To awaken the Kundalini that will spin your root Chakra, or throw this Shuriken safely, meditation and training in various Kiko or Qigong were practiced. As this energy rises, it allows for awakening the next in line Chakras...and provide awakening to the other virtues. Keeping this chakra spinning in a healthy manner allows for growth from blind loyalty to the tribe to other wonderful virtues.

Well, that's all for now. Any feedback or comments are greatly appreciated...even if it is to say,'this makes sense' or 'I have no idea what the hell your talking about'...'or 'can you please expand on xyz'.

Hands palm to palm,
Shinzen

Friday, August 6, 2010

Chakras, Shuriken and Samurai...oh, my.

Many martial artist's today understand the concept of Ki or Qi. It is the energy that runs through us and gives us life. We can get Qi through the air we breath, the food we eat and the water we drink. It is in all and moves through all. In Traditional Chinese Medicine the meridians are the channels that Qi flow through. Each meridian is connected to an organ and has certain qualities pertaining to our physical and emotional makeup.

The Chakras, or Wheels of Energy, run up and down our spinal column, beginning in the coccyx and ending at the top of the head.  These Chakras are energy wheels that spin and also give us life...and contain certain qualities...many of which correlate to the seven virtues of a Samurai.(Loyalty, Honesty, Integrity, etc.)  Seven Chakras. Seven Virtues.

Sometimes I think of Chakras as Shuriken spinning inside of us. Shuriken come in many shapes, but the most common thought of form is a disc. The circular Shuriken were developed from old coins, sharpened at the edges....and thrown at an opponent. Not so much as to harm him, but to distract him for a moment so the Samurai or Ninja could use their long or short swords.

Shuriken take practice time to throw properly and if not trained in throwing, you will miss your target and possibly harm yourself. Thrown properly they will defend you and keep you safe.

Same with Chakras. They need to be spun correctly. They need to be handled with care and exercised so as to spin correctly to give us the right types of energy we need...as well as provide us with the virtues the Samurai treasured.

I'll get more into tying these divergent systems together in future posts...my wife wants to get out and go for a walk. I do need the exercise....walking helps the Chakras as well...and by walking with my wife I am practicing familial loyalty. Such a Samurai, eh. (I grew up in Northern Wisconsin, eh).  Oh...this is where I need your help as well.  This might be part of my next book and am looking for feedback and questions. Thank You.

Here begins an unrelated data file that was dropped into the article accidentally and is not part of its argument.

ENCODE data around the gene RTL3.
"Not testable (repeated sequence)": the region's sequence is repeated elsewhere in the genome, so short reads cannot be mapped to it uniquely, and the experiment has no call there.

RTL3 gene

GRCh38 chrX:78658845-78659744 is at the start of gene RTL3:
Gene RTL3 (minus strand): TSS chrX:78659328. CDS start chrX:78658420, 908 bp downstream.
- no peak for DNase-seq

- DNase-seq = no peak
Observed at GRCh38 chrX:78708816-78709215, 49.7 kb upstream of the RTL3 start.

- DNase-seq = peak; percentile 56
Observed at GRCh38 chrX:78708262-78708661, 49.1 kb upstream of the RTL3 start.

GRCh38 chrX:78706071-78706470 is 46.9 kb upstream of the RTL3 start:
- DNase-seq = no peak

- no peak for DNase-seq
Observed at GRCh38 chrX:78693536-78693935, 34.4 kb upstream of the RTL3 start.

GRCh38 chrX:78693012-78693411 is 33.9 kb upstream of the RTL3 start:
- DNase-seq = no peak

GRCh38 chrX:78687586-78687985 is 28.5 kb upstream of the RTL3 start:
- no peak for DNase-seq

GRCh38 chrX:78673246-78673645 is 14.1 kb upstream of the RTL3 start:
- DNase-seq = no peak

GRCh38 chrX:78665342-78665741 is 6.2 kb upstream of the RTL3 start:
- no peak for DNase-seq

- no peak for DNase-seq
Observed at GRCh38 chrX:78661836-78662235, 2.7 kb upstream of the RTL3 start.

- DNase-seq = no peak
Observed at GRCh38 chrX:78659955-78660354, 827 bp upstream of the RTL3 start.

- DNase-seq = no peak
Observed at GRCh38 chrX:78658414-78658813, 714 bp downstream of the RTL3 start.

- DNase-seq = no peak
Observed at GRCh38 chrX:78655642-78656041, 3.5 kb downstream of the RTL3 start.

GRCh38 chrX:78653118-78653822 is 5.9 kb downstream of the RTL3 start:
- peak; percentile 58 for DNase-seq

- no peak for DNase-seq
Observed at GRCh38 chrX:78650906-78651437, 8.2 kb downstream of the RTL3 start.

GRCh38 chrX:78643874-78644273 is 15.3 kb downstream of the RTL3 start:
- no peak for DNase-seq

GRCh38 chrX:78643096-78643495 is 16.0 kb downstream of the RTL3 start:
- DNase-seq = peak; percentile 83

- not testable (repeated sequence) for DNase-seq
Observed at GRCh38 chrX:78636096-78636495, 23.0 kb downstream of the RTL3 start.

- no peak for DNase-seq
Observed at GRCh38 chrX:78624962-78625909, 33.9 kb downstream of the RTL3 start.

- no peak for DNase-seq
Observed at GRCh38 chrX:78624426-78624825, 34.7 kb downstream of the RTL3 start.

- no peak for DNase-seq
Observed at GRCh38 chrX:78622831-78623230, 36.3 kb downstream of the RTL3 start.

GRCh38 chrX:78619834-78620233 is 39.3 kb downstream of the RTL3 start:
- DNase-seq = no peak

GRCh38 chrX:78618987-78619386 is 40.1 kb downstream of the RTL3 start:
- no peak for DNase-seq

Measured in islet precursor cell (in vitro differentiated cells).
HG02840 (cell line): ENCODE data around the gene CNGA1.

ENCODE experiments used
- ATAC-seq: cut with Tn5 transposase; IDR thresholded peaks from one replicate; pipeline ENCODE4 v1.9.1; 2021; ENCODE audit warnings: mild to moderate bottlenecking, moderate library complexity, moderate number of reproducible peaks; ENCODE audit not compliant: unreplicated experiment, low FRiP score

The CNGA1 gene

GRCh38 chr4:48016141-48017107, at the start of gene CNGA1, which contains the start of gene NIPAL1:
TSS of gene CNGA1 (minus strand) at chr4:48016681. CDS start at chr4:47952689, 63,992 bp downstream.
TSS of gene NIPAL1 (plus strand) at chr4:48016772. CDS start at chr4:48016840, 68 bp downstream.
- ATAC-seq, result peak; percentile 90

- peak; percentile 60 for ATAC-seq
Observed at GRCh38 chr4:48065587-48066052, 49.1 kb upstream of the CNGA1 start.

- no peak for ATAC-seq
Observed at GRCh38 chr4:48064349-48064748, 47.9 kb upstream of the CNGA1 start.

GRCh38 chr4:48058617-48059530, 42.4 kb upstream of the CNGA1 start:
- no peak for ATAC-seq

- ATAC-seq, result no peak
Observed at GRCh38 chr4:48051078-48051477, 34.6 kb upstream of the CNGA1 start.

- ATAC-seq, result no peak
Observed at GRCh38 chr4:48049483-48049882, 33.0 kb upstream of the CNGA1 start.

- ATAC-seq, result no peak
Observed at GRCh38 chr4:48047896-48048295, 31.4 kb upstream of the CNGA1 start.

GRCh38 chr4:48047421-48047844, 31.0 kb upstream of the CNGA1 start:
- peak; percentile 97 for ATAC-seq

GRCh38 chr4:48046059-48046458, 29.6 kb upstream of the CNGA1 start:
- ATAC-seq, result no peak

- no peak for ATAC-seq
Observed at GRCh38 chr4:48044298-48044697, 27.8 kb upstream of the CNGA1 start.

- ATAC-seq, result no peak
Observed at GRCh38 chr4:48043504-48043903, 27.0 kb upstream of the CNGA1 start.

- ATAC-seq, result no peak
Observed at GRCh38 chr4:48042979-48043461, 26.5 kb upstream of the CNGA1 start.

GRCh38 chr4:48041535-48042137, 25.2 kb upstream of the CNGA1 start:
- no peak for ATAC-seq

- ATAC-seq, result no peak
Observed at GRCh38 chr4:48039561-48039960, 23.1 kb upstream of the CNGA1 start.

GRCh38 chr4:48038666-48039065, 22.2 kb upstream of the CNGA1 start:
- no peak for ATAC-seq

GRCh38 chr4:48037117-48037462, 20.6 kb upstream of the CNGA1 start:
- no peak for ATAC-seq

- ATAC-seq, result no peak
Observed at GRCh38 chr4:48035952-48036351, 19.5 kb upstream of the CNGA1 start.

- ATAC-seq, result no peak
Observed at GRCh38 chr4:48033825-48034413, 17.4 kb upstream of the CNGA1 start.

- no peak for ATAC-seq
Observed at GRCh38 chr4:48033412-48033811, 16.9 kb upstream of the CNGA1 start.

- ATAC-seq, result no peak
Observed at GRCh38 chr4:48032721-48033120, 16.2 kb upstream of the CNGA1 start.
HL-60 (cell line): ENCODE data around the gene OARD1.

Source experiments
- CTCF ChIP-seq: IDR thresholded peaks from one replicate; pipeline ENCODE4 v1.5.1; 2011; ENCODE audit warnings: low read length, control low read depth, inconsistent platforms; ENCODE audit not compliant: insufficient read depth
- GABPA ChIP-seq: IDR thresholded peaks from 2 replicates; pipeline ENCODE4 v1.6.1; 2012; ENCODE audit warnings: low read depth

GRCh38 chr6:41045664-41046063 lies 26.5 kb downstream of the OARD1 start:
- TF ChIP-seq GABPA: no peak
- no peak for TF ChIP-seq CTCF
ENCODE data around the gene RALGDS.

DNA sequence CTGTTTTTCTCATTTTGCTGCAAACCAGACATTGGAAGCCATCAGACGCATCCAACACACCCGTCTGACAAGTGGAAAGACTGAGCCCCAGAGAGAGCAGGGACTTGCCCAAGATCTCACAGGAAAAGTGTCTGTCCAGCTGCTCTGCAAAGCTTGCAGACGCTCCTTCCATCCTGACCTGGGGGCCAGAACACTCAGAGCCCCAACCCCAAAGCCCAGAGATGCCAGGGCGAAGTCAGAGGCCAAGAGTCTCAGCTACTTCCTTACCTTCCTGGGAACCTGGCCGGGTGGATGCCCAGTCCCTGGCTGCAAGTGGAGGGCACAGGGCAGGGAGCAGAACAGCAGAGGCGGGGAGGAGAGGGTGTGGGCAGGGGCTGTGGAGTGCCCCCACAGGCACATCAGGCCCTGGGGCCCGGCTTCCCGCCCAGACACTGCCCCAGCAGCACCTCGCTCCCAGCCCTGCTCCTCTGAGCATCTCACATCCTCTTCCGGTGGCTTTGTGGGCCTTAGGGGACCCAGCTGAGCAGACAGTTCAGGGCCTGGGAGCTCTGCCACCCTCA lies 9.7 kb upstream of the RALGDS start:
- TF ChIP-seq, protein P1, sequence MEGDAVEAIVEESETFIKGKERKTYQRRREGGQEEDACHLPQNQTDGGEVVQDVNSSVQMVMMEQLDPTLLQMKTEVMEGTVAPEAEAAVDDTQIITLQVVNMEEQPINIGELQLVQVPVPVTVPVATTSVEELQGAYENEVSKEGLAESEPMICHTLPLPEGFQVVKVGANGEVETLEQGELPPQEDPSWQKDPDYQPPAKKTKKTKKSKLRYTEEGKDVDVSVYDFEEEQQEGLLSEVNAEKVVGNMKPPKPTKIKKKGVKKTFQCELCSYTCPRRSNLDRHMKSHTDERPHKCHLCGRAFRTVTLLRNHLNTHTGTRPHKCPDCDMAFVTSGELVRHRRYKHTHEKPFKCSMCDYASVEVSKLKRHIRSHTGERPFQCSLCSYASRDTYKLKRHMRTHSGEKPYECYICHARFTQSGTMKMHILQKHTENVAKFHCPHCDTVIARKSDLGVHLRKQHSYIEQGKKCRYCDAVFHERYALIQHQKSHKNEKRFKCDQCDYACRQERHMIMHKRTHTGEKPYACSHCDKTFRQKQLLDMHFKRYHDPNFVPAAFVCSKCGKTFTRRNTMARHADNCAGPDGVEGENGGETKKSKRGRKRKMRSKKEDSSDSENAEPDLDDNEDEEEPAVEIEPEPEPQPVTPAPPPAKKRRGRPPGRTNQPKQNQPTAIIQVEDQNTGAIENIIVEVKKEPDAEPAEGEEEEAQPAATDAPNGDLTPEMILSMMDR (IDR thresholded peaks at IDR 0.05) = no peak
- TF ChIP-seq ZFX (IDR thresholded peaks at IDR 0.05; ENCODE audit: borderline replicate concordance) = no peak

Till later,
Hands palm to palm,
Shinzen

Friday, July 30, 2010

Go Internal

Chakras & Subtle Energy
As martial artists we do a lot of physical training. We hone our punching, kicking, throwing and weapon skills with sweat and precision.  This physical training is essential as it does exercise our vital energy or Ki/Qi.  However, the focus of physical training is still what we call 'external' training and to get the most out of your workout, and yourself, it is important to practice 'internal' training.

Internal training, such as meditation (zazen) and various forms of Yoga and Qigong, are excellent for this.  Getting in touch with your subtle energies will enhance your martial skills as well as your health overall. It is this energy that supports your life. It is just as important as breathing. Without Ki/Qi you're dead.  To keep it flowing with proper exercise, nutrition and meditation is life itself.

So, don't neglect 'internal' training. As you learn more about energy and its impact on your overall health you will wonder why we don't emphasis it in our educational systems. In future posts I will discuss more about our chakra system and its role in martial arts.

Hands palm to palm,
Shinzen

Monday, July 26, 2010

Nothing left to do? Laugh!

My Zen calendar today, "Nothing is left to you at this moment but to have a good laugh!"

Good advice. Grouch Marx was known to have said, "A clown is like an aspirin, only he works twice as fast."

So...A man went to his doctor complaining of painful headaches. After concluding his tests, the doctor said, "There's only one solution, but it's extreme: castration." The patient said he could never resort to that and he walked out.

As the weeks went on, his headaches go so painful he couldn't take it any longer. He went back to the doctor and agreed to the castration. The operation was a big success, and the patient couldn't believe that his headaches were finally gone. He felt like a new man. He was so excited about his new life that he went to a tailor and bought a whole new set of clothes---suits, socks, shirts, even underwear.

In jotting down all the appropriate information, the tailor finally asked, "What size underwear do you wear?"
"Forty" replied the man.
"Oh, no," said the tailor. "You're a 44 if I ever saw one. If you wear underwear that tight, you'll get terrible headaches!"

Oh, well...nothing left to do but laugh.

Hands palm to palm,
Shinzen

Sunday, July 25, 2010

Train like you mean it...for life.

What the ???
In my last post I discussed martial art training and the necessity to train hard, pay attention and give it your best effort. Training like you are on the street prepares you mentally and physically for a street attack/defense situation than being too lax and just srewing around.

But what about basic living?  How do you train for your everyday activities? Do you give it your best or do you do it half-assed?  But what are the basics? How do you train for everyday?  Well, pay attention to what you are doing first of all.